Dutch trance-meister and the number one jock in the world according to readers of DJ...
Jack Smith 2004
Recently crowned the world's most popular deck general by DJ magazine - for the second time no less - Tiësto (aka Tijs Vervest) follows up 2002's acclaimed In My Memory with his sophomore set, Just Be. A year under construction, the largely self-producedalbum continues the recent trend and resurgence in Dutch trance that has seen fellow compatriots, including Armin Van Buuren and Ferry Corsten become demigods within the genre.
Since his acclaimed debut he's also chalked up an impressive remixography that includes a veritable who's who of 21-century club culture - Kosheen, Faithless, BT, Paul Oakenfold and Moby, with whom he extensively supported during his American tour.
Opening with the cinematic epic "Forever Today", which rises from a whisper to rasping heights in the space of a few bars, the pumped up frenzy continues on "Love Comes Again". A dark-drum attack, and the current single, it features a monotone vocal from pioneering trance producer Brian 'BT' Transeau; an obvious influence on the latest generation of prog-mister.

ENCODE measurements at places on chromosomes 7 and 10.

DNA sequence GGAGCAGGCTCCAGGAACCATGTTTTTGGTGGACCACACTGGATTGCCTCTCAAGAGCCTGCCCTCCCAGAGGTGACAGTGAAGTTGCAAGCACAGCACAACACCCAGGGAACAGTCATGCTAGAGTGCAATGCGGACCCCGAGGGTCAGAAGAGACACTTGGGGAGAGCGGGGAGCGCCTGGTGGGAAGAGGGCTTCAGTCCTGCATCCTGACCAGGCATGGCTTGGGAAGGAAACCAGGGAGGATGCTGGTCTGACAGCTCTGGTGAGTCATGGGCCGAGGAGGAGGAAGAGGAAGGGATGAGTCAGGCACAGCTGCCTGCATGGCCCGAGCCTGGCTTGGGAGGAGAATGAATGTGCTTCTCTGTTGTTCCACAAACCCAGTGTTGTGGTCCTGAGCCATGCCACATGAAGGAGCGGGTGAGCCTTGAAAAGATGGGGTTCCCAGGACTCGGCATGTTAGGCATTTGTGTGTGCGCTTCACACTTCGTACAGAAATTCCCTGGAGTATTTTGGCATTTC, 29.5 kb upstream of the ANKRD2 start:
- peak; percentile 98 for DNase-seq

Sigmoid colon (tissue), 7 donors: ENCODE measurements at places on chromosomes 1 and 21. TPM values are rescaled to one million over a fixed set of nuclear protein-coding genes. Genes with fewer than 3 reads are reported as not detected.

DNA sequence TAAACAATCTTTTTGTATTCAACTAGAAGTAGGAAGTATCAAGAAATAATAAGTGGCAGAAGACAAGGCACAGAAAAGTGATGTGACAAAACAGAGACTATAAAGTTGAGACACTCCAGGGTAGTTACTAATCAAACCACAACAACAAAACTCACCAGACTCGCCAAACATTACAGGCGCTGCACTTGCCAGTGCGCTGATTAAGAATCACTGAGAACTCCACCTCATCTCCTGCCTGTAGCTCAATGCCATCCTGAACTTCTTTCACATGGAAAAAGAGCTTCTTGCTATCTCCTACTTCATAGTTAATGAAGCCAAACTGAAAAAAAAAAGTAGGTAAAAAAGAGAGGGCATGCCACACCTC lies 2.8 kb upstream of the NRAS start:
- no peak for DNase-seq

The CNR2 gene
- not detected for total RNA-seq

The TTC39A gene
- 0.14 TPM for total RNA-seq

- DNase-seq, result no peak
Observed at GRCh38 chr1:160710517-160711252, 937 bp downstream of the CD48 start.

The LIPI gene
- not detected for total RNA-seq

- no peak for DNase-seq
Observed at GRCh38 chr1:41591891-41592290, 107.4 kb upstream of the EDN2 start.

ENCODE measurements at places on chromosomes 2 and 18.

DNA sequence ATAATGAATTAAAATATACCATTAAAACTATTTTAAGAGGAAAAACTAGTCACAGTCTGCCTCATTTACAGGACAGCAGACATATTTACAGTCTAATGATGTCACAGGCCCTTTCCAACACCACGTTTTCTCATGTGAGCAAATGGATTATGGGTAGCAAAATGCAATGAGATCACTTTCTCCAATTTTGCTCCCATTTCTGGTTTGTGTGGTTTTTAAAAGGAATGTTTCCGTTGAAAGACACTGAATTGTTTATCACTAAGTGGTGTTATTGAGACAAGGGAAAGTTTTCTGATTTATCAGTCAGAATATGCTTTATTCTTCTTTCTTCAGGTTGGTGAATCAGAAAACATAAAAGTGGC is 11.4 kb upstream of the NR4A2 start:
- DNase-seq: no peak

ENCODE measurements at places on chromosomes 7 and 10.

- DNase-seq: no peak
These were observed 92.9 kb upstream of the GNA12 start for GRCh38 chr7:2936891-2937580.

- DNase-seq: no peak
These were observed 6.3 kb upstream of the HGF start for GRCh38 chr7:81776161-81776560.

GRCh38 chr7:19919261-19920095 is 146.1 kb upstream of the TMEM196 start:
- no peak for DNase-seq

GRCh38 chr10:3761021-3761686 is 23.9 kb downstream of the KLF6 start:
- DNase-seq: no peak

Tiësto's European success, particularly in his homeland, is an amazing testimony to not only his popularity, but also that of trance. "Traffic", the lead single, peaked at number one in the Dutch singles chart amazingly keeping Justin Timberlake off the top spot. Indeed, the album's finale, "Adagio For Strings", Tiësto's reinterpretation of the classical piece by Samuel Barber, was originally conceived as an introduction for his a live concert in Holland that attracted no less that 30,000 fans. Burbling progressive basslines and synths create a pulsating soundscape of rippling effects, flanging grooves and squelching acid flashes.
Vocals are aplenty, with long-time collaborator Kirsty Hawkshaw (Opus III) handling a brace of well-constructed numbers - the dark and broody "Walking In Clouds", along with the epic title track. But it's Aqualung's Matt Hales that steals the show on one of the album's few down tempo offerings, the spine chillingly eclectic, "UR".
Unlike Corsten's recent long-player that mixes and matches dance genres to create a far more palatable listening experience, Just Be is a more concentrated trance session aimed at those expecting to hear a replica of his live DJ set. In sum, he is giving the people exactly what they want, although at times in so doing he is guilty of sounding a little too clichéd in the process.